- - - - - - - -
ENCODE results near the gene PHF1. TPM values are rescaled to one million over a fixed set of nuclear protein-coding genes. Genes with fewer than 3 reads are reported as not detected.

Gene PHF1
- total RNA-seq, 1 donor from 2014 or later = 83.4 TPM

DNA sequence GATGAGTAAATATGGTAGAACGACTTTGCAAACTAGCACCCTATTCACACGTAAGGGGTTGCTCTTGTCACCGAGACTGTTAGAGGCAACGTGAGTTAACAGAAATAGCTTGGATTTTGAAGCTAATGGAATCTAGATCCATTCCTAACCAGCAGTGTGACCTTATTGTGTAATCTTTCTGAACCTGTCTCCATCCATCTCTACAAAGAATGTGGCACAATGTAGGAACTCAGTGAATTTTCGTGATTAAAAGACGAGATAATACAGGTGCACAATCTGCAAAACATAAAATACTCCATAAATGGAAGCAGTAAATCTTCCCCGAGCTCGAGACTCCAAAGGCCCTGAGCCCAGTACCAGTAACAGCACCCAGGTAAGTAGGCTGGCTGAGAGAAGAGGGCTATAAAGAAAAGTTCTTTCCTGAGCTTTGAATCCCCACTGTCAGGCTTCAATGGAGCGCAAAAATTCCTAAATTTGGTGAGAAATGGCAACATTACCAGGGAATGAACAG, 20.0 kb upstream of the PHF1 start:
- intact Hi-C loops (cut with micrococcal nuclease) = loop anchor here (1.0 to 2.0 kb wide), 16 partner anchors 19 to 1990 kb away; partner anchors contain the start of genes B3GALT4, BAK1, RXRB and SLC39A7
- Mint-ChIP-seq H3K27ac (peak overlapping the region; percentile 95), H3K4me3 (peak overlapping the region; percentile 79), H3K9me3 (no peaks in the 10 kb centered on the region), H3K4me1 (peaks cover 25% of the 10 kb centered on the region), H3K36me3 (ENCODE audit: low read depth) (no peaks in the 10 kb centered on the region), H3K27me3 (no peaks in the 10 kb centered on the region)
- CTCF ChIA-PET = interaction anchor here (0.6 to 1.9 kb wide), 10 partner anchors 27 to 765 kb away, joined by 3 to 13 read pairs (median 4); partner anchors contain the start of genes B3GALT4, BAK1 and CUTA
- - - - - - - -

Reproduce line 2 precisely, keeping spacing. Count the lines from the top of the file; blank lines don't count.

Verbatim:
Gene PHF1